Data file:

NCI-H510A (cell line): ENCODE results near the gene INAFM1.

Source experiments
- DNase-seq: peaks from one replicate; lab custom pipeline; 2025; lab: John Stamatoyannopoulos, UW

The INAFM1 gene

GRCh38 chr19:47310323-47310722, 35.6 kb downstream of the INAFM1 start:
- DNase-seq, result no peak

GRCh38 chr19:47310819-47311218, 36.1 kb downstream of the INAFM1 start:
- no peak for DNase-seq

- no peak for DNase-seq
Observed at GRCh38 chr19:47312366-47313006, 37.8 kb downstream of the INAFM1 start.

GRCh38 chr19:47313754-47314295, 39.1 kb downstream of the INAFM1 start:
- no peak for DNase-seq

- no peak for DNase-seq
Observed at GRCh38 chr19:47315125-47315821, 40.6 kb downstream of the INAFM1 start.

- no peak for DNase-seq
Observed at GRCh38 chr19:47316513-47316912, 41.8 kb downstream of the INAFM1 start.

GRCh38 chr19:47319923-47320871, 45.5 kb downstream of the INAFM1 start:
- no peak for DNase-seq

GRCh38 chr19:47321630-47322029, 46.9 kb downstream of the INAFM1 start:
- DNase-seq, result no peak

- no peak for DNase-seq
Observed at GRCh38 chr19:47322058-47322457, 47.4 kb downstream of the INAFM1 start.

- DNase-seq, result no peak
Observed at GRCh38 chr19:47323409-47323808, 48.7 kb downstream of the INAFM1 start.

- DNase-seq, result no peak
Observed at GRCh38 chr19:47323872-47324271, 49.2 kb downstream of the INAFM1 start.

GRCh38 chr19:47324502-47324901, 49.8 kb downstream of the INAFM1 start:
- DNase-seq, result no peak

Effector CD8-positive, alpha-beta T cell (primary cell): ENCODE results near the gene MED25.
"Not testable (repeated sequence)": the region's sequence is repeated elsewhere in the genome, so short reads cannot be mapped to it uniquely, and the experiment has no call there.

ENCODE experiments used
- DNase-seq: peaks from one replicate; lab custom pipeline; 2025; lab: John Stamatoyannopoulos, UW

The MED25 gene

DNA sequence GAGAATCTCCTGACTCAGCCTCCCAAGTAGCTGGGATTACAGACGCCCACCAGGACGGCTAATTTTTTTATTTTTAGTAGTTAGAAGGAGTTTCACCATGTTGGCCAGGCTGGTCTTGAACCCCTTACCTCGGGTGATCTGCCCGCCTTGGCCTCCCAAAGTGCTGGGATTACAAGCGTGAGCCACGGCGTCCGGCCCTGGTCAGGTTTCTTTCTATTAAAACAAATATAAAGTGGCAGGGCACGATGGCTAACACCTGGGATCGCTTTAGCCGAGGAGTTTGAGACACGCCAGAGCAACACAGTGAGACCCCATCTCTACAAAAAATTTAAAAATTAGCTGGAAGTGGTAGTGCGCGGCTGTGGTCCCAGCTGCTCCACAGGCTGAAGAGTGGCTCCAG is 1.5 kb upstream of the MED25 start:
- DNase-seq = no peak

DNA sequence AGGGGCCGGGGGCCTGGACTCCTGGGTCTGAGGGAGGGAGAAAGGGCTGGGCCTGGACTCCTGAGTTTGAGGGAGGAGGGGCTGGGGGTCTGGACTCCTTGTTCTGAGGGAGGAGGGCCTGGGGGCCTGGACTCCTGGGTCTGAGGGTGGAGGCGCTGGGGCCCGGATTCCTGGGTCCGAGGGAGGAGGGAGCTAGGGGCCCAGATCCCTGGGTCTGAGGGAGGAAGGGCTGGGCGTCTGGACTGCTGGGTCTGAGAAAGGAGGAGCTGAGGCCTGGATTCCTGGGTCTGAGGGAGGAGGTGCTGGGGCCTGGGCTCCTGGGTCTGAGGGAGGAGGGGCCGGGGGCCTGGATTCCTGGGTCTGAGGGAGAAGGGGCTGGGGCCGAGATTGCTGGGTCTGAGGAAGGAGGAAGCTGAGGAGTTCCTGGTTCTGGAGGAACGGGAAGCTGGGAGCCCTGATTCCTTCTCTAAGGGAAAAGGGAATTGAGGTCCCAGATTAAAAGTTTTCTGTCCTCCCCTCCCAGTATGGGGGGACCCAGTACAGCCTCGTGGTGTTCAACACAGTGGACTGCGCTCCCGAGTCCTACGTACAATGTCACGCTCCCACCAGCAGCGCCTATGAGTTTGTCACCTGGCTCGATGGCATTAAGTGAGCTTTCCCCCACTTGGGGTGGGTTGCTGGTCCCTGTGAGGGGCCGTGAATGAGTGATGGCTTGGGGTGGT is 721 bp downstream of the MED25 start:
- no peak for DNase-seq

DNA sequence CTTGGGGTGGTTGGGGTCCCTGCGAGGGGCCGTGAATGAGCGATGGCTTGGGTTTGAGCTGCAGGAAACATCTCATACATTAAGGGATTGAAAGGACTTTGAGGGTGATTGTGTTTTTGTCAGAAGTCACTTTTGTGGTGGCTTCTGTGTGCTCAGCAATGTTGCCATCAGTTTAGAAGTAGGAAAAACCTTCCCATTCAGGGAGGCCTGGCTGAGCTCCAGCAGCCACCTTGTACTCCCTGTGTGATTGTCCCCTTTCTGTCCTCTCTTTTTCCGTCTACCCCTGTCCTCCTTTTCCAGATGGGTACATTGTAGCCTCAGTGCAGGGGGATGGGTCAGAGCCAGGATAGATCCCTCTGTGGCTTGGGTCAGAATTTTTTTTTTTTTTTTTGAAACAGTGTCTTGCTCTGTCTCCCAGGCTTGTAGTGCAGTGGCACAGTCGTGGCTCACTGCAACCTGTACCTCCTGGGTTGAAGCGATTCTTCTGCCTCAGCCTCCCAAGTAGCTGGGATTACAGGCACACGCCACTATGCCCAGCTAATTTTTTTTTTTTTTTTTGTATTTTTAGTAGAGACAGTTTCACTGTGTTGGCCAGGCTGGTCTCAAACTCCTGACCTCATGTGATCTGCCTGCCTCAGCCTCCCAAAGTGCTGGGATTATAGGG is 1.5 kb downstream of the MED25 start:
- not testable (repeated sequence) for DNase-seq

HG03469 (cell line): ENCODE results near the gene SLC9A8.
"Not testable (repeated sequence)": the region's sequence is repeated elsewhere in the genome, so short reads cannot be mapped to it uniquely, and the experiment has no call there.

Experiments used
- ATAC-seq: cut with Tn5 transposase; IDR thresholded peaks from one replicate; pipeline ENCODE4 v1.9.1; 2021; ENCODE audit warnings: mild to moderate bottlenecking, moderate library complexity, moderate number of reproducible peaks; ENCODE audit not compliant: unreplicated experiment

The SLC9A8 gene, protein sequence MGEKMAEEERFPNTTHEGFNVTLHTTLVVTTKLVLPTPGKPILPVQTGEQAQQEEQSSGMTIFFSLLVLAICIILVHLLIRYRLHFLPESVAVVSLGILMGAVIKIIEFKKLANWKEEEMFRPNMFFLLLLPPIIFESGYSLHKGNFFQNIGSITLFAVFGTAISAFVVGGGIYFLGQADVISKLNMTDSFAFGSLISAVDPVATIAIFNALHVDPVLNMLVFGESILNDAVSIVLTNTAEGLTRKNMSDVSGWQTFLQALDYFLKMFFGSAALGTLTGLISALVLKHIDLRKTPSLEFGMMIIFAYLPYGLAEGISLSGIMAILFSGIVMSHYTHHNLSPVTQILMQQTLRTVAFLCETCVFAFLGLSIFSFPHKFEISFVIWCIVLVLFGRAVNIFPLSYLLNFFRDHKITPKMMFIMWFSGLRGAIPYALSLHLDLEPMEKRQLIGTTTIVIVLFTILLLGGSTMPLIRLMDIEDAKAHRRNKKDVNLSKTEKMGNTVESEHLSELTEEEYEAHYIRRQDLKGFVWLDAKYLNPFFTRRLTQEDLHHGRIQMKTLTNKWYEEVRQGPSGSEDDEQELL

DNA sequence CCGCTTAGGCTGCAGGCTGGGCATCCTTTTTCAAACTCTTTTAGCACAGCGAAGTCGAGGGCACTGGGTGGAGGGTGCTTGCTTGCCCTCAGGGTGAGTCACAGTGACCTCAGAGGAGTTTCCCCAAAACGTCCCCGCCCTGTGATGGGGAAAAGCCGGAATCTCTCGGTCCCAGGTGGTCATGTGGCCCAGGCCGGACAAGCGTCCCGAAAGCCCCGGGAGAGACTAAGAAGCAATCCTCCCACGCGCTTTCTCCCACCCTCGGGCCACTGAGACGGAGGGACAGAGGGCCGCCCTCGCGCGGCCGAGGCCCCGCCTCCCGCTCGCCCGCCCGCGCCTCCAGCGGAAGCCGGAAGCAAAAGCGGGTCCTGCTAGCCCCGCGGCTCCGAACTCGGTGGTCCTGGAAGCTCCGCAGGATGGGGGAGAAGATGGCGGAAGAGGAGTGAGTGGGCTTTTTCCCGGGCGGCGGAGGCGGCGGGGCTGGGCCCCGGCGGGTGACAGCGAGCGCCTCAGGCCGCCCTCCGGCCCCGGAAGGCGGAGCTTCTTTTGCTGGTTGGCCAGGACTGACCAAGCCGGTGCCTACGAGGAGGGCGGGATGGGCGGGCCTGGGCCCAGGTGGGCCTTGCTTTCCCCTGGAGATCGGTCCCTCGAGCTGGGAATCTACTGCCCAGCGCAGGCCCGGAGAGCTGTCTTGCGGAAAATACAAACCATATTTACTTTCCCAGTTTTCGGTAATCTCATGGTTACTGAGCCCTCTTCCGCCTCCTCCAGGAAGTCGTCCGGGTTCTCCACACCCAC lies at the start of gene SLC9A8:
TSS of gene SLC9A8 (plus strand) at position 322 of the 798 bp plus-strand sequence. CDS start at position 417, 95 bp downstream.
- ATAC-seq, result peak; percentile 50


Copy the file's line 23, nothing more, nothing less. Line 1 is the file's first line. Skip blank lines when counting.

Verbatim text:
- DNase-seq, result no peak